bchtest:qqmd9unmhkpx4pkmr6fkrr8rm6y77vckjvqe8aey35

Please pass this around. I know there area few testnet 'whales' that hold a lot of testnet BCH. We could really use their help.
submitted by trout-bch to Bitcoincash [link] [comments]

List of Today's and Tomorrow's Upcoming Events

I will be bringing you upcoming events/announcements every day. If you want improvements to this post, please mention houseme in the comments. We will make improvements based on your feedback.
 
https://kryptocal.com | /kryptocal | Android | iOS | Telegram Interactive Bot (add cryptocalapp_bot) | Telegram Channel @kryptocal
 

ADD AN EVENT

If you like an event to be added, click Submit Event, and we will do the rest.
 

NEXT DAY UPCOMING EVENTS

 
General
Bonus Payments December 31, 2019
SDK Public v4.0 Release December 31, 2019
SGN And LiBA Mainnet December 31, 2019
BlockStamp DNS December 31, 2019
Mainnet Launch December 31, 2019
TestNet Release December 31, 2019
Final Platform Release December 31, 2019
Virtual Machine December 31, 2019
Mainnet Launch December 31, 2019
WordPress Plugin December 31, 2019
Multi-Chain Paper December 31, 2019
Go-Lachesis Release December 31, 2019
Mainnet Launch December 31, 2019
Mainnet Launch December 31, 2019
Lockup Mechanism December 31, 2019
Token Burn December 31, 2019
KAT Disabling Starts December 31, 2019
Mainnet Launch December 31, 2019
MultiPass Resource Launch December 31, 2019
Mines of Falunia Release December 31, 2019
Full Platform Launch December 31, 2019
Bitcoin(BTC) New Category: Perishables December 31, 2019
NEM(XEM) Catapult Mainnet December 31, 2019
Stellar(XLM) Q4 Protocol Upgrade December 31, 2019
Verge(XVG) Hardfork / Halving December 31, 2019
Stratis(STRAT) Proof-of-Stake Sidechains December 31, 2019
Stratis(STRAT) Stratis Core 2.0 Release December 31, 2019
Stratis(STRAT) Stratis Payment Gateway December 31, 2019
Stratis(STRAT) Java + JavaScript Support December 31, 2019
Ardor(ARDR) Pruning & Snapshots December 31, 2019
Waves(WAVES) IDE & Testing December 31, 2019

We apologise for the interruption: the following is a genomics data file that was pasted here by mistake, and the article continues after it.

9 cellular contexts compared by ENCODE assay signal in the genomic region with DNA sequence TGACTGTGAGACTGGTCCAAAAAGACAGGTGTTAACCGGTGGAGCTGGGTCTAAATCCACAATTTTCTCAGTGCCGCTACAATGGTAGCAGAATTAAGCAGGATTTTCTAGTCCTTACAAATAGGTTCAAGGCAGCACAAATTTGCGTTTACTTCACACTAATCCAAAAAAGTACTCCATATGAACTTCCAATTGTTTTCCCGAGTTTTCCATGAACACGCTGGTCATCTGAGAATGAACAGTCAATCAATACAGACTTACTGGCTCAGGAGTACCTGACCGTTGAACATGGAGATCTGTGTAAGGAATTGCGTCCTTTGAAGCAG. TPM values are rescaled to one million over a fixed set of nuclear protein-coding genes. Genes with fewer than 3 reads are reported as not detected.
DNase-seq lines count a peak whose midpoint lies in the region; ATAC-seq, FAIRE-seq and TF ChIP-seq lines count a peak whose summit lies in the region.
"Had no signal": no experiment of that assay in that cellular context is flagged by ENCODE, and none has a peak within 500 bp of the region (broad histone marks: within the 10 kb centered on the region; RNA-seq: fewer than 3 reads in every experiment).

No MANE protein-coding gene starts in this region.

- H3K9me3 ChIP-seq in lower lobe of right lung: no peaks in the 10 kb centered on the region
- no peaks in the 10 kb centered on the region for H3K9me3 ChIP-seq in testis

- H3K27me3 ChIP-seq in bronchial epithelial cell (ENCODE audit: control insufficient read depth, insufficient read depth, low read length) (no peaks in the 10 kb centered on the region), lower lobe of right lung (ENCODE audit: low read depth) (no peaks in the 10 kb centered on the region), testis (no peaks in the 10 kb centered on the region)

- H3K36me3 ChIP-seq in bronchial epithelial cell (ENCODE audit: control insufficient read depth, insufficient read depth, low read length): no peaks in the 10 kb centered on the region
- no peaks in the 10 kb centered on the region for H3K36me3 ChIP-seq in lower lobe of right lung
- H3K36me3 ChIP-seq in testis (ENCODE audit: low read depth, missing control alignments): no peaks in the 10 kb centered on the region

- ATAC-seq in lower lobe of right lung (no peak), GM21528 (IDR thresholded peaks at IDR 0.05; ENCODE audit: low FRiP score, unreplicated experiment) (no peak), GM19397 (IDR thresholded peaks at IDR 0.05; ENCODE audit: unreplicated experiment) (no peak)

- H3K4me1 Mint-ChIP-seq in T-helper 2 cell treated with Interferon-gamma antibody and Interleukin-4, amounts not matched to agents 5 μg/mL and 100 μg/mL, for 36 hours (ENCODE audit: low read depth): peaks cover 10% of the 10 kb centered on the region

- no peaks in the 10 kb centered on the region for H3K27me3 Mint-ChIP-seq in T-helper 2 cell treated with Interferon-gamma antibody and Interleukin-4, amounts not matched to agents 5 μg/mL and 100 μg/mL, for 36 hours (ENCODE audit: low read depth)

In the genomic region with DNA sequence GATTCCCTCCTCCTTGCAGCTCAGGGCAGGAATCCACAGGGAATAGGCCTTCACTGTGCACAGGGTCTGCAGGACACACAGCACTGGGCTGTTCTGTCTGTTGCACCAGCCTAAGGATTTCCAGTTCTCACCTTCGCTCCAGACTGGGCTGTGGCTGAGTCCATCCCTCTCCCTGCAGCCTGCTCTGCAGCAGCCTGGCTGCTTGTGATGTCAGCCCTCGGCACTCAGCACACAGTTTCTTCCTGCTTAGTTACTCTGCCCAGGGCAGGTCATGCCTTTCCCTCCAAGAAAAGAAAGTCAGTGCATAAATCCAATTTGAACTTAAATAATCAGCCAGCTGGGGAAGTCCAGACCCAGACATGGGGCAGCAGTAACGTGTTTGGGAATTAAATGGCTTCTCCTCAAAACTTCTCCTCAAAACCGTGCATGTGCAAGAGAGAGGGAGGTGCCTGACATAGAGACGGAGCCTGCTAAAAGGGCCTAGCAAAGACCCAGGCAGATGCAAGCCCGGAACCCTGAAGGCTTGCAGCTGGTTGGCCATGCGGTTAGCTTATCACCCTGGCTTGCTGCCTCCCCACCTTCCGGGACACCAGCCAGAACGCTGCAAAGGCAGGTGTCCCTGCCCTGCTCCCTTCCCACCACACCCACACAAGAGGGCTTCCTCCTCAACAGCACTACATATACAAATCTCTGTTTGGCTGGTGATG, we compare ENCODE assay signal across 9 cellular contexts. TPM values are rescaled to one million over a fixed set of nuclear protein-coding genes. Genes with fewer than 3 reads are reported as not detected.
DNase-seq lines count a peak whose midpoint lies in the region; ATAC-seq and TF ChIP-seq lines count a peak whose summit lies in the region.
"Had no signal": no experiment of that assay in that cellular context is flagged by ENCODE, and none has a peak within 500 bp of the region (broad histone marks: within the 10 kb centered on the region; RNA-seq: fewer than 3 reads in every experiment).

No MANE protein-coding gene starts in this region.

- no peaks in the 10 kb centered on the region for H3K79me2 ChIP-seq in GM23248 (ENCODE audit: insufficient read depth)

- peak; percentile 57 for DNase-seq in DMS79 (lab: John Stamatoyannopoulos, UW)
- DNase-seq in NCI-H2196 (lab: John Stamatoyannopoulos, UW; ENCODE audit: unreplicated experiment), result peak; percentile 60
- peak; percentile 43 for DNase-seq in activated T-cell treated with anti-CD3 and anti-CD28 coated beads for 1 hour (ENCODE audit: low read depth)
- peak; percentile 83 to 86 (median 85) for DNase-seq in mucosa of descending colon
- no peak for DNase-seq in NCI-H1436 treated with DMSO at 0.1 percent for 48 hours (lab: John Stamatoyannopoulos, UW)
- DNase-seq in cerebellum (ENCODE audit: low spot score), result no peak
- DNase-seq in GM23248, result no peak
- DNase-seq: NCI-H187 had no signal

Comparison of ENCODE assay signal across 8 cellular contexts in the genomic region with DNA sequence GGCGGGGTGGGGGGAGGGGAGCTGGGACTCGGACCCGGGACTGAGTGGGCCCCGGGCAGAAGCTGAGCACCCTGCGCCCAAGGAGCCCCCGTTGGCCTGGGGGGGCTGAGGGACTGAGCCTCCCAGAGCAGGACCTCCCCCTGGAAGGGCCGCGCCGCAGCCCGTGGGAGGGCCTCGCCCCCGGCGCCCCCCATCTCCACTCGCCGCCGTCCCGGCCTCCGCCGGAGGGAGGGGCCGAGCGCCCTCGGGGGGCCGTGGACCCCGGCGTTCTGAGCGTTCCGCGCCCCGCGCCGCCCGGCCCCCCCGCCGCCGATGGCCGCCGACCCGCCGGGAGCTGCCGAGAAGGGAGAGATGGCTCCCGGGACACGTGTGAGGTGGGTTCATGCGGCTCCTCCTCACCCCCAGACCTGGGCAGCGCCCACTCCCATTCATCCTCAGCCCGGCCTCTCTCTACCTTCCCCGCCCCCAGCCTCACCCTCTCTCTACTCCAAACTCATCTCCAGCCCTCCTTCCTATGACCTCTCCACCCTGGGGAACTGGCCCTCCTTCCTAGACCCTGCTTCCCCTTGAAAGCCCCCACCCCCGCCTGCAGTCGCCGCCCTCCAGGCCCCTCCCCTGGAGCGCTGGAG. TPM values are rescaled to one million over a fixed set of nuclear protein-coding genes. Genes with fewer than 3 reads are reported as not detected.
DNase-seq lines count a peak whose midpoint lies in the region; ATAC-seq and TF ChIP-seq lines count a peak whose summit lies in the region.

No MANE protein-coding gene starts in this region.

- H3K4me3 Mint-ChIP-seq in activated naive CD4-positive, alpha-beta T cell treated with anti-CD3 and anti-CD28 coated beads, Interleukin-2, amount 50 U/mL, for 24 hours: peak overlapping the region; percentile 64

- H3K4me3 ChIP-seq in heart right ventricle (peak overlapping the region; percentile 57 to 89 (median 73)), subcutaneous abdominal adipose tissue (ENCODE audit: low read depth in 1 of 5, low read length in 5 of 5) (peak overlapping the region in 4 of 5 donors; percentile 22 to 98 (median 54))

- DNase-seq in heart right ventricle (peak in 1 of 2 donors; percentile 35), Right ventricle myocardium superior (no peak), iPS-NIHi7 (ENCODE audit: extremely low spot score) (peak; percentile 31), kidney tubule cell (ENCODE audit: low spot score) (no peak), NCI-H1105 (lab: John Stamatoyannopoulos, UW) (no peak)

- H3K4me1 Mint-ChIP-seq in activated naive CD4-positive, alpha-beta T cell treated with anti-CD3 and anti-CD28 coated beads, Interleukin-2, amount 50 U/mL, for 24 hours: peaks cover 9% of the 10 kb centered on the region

Dent(DENT) DENT eSIM (embedded SIM) December 31, 2019
PIVX(PIVX) AbraGlobal International December 31, 2019
Power Ledger(POWR) Fremantle Trial Ends December 31, 2019
Enigma(ENG) Networked Testnet Deployment December 31, 2019
TenX(PAY) TenX Cards EEA Launch December 31, 2019
Vertcoin(VTC) Quarterly Update December 31, 2019
iExec RLC(RLC) IExec V4 - HPC Computing December 31, 2019
WaBi(WABI) Expand to 500 Cities December 31, 2019
WaBi(WABI) Offline Marketing December 31, 2019
WaBi(WABI) Dual Frequency Chip December 31, 2019
WaBi(WABI) Labels w/ Metal Shielding December 31, 2019
WaBi(WABI) Expands to 250 Cities December 31, 2019
WaBi(WABI) Enhanced Marketing December 31, 2019
WaBi(WABI) AI Product Recommendation December 31, 2019
WaBi(WABI) Automatic Labeling December 31, 2019
WaBi(WABI) Payment Integration December 31, 2019
Nuls(NULS) 2.0 Mainnet Launch December 31, 2019
Genesis Vision(GVT) Q4 Token Burn December 31, 2019
Genesis Vision(GVT) Genesis Vision 2.0 December 31, 2019
Aeron(ARN) CBM Discount Card December 31, 2019
Aeron(ARN) Owner & Pilot Module December 31, 2019
Aeron(ARN) Flight Excursions December 31, 2019
VIBE(VIBE) Beta p2p File Sharing December 31, 2019
VIBE(VIBE) VIBEHub VR Headset December 31, 2019
VIBE(VIBE) Update VIBEHub SDK December 31, 2019
LIFE(LIFE) LIFEPaaS® Release December 31, 2019
Stox(STX) Annual Blockstack Summit December 31, 2019
Stox(STX) Smart Contract Language December 31, 2019
Stox(STX) Blockstack Authenticator December 31, 2019
KickCoin(KICK) KICKEX Exchange December 31, 2019
LUXCoin(LUX) LUX Web3 Interface December 31, 2019
LUXCoin(LUX) Address Visualizer December 31, 2019
LUXCoin(LUX) Zero Knowledge Proofs December 31, 2019